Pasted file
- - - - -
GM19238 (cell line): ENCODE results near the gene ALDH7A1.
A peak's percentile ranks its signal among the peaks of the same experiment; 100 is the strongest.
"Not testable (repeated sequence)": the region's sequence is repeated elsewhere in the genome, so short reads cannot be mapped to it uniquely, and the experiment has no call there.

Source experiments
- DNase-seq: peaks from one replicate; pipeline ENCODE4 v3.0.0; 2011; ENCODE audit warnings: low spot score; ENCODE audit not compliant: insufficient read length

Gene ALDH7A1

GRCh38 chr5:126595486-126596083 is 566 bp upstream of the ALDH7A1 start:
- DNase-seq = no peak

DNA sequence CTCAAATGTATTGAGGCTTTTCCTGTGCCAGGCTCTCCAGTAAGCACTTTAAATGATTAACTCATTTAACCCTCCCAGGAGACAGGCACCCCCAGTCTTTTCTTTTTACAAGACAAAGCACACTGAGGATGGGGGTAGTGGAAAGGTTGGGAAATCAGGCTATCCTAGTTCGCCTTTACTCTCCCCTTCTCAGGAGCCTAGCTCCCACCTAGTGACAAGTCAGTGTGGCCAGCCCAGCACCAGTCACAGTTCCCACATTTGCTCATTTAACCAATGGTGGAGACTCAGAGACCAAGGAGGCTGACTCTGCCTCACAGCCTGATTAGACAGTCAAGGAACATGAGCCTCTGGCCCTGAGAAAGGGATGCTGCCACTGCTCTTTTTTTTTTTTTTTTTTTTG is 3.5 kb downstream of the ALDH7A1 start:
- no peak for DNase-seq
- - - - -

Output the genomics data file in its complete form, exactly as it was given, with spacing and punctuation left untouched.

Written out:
GM19238 (cell line): ENCODE results near the gene ALDH7A1.
A peak's percentile ranks its signal among the peaks of the same experiment; 100 is the strongest.
"Not testable (repeated sequence)": the region's sequence is repeated elsewhere in the genome, so short reads cannot be mapped to it uniquely, and the experiment has no call there.

Source experiments
- DNase-seq: peaks from one replicate; pipeline ENCODE4 v3.0.0; 2011; ENCODE audit warnings: low spot score; ENCODE audit not compliant: insufficient read length

Gene ALDH7A1

GRCh38 chr5:126595486-126596083 is 566 bp upstream of the ALDH7A1 start:
- DNase-seq = no peak

DNA sequence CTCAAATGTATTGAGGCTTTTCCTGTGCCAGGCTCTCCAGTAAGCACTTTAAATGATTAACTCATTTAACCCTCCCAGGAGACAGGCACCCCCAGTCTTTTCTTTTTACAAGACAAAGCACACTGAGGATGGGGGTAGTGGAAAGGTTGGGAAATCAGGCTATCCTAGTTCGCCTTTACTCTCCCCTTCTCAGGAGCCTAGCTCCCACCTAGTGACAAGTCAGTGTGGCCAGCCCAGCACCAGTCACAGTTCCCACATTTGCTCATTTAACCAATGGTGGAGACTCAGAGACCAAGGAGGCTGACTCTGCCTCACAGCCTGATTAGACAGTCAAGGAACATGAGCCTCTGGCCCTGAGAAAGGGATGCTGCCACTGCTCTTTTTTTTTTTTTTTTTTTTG is 3.5 kb downstream of the ALDH7A1 start:
- no peak for DNase-seq